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COVID & Unemployment

Can I file a backdated unemployment claim?

Samantha Fields Jul 31, 2020
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When you get laid off, you are supposed to file for unemployment as soon as possible, according to Department of Labor guidelines. Within a few days, or weeks at most. 

But what if you can’t file right away? What if — as has happened to millions of people over the last few months — you call and call and call, and can’t get through, or the website crashes, or you don’t have a computer? What if you stand in line for hours at the unemployment office, and still don’t get to talk to someone? 

If that has happened to you, know this: you can still apply, even if it’s been weeks or months since you lost your job, and receive back pay. 

“We’re under special circumstances now,” said Anne Paxton, a staff attorney and policy director for the Unemployment Law Project. “You should be receiving unemployment benefits starting the week you became eligible, even if you could not get through on the phone system, or couldn’t figure out the computer system, or for whatever reason.”

More than 54 million people have filed for unemployment at some point since mid-March; more than a million a week, every week, for the last 19 weeks in a row. Many more have tried, unsuccessfully. Some have given up.

“One thing we know in this pandemic is that our unemployment insurance system has been pushed beyond its capacity. We have disinvested in those programs for decades,” said Heidi Shierholz of the Economic Policy Institute. “The programs just were sort of set up to fail. They were not able to handle the huge volume of claims that they have to process now because it all came right at once.”

Because the problems have been so widespread, and so well documented, most state unemployment offices right now are not even asking people to provide a reason for filing late claims. 

“The state of New York has not given the claimants a hard time in terms of trying to get their back benefits because they understand what happened,’ said Nicole Salk, a senior staff attorney with Legal Services NYC. “They understand that the phones are still and were busy all the time, and they realize that there were a lot of systems failures.”

In addition to that, the federal pandemic unemployment programs — including that extra $600 a week — are available to everyone who qualifies from the time that they become eligible, meaning you will get benefits retroactive to the day you lost your job. 

“People, in many cases, they will get months of benefits when they can get them approved,” Paxton said. She recently had a client receive $18,000 in a lump sum, after not getting any unemployment checks for five months. 

But reaching the unemployment office to get a claim approved can still be a challenge — in some states, the only way to file a back-dated claim is by phone.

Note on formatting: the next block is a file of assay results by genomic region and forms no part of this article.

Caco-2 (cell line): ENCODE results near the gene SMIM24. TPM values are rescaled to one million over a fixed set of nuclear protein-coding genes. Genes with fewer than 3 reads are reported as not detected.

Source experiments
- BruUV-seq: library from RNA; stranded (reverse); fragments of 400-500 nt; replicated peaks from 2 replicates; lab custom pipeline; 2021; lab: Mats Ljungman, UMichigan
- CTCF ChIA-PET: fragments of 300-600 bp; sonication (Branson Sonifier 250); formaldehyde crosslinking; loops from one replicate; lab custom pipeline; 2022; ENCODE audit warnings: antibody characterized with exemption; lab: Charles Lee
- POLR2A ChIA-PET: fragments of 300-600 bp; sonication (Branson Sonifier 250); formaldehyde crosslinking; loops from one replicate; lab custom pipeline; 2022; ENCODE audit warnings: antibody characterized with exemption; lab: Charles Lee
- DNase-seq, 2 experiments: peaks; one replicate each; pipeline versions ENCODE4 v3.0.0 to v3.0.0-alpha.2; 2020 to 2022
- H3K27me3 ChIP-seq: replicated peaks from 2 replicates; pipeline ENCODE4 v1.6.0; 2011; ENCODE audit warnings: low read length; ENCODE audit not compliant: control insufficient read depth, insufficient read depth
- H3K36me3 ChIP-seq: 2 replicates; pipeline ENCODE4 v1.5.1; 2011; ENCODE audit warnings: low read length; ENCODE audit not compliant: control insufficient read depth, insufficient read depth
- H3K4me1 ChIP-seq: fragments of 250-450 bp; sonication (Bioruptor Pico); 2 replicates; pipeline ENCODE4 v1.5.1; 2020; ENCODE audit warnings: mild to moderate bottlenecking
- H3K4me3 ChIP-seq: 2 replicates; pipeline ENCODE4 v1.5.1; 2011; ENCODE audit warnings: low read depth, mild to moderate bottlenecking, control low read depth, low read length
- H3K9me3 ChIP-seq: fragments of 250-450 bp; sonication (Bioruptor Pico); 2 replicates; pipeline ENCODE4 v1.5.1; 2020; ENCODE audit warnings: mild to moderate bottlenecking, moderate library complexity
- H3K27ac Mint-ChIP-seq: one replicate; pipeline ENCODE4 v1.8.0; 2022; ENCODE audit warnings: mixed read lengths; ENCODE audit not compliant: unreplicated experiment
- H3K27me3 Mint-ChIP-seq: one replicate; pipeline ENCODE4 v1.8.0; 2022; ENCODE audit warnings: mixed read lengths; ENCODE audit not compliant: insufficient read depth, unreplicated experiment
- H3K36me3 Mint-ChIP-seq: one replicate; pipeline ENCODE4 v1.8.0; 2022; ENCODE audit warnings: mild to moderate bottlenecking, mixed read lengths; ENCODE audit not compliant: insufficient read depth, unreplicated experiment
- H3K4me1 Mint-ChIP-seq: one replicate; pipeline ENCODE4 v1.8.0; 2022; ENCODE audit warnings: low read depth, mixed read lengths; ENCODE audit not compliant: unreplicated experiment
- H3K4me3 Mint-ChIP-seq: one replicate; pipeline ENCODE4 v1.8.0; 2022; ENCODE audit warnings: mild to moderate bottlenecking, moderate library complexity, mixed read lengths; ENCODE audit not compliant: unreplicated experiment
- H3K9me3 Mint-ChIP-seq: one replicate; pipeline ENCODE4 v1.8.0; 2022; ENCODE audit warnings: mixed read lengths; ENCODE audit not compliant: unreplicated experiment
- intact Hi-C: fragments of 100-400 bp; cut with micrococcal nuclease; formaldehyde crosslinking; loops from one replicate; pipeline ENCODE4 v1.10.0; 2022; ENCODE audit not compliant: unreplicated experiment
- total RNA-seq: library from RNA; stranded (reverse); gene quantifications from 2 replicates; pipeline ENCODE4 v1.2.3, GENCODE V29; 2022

“It’s very frustrating,” Paxton said. “That’s giving people advice that they can’t follow.”

It has gotten easier in many states to get through to the unemployment office than it was in the spring, when claims first spiked into the millions, but people are still having trouble.

For those still struggling to get through, “what we have been suggesting, and what I think is actually working for folks, is if they contact their local state, elected official,” Salk said. “I emphasize state elected officials, because these are state run programs, and many of the state elected officials … really are able to help people often get through.”

Not only can contacting constituent services at your state representative’s office bump your claim to the front of the line, but it can also help other people in the long run.

“You’re also helping them see that there is a systemic problem,” Paxton said, “and they need a broader solution to it.”

COVID-19 Economy FAQs

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It’s a real thing. The science backs it up — there’s new research from Stanford University. So why is it that the technology can be so draining? Jeremy Bailenson with Stanford’s Virtual Human Interaction Lab puts it this way: “It’s like being in an elevator where everyone in the elevator stopped and looked right at us for the entire elevator ride at close-up.” Bailenson said turning off self-view and shrinking down the video window can make interactions feel more natural and less emotionally taxing.

How are Americans spending their money these days?

Economists are predicting that pent-up demand for certain goods and services is going to burst out all over as more people get vaccinated. A lot of people had to drastically change their spending in the pandemic because they lost jobs or had their hours cut. But at the same time, most consumers “are still feeling secure or optimistic about their finances,” according to Candace Corlett, president of WSL Strategic Retail, which regularly surveys shoppers. A lot of people enjoy browsing in stores, especially after months of forced online shopping. And another area expecting a post-pandemic boost: travel.

What happened to all of the hazard pay essential workers were getting at the beginning of the pandemic?

Almost a year ago, when the pandemic began, essential workers were hailed as heroes. Back then, many companies gave hazard pay, an extra $2 or so per hour, for coming in to work. That quietly went away for most of them last summer. Without federal action, it’s mostly been up to local governments to create programs and mandates. They’ve helped compensate front-line workers, but they haven’t been perfect. “The solutions are small. They’re piecemeal,” said Molly Kinder at the Brookings Institution’s Metropolitan Policy Program. “You’re seeing these innovative pop-ups because we have failed overall to do something systematically.”

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